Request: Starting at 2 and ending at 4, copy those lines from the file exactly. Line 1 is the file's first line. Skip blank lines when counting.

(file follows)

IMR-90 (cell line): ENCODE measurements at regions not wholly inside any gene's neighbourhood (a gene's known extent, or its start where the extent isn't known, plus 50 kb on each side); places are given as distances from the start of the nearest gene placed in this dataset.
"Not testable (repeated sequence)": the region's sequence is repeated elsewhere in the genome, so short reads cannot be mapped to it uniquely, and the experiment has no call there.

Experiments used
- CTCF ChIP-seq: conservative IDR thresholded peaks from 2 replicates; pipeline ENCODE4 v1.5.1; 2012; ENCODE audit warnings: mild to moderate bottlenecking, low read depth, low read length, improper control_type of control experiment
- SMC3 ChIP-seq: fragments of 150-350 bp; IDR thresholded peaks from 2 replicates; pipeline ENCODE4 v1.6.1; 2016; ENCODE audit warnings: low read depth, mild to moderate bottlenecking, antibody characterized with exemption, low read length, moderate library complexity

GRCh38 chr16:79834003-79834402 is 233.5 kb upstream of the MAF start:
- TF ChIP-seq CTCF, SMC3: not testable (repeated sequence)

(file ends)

"Not testable (repeated sequence)": the region's sequence is repeated elsewhere in the genome, so short reads cannot be mapped to it uniquely, and the experiment has no call there.

Experiments used
- CTCF ChIP-seq: conservative IDR thresholded peaks from 2 replicates; pipeline ENCODE4 v1.5.1; 2012; ENCODE audit warnings: mild to moderate bottlenecking, low read depth, low read length, improper control_type of control experiment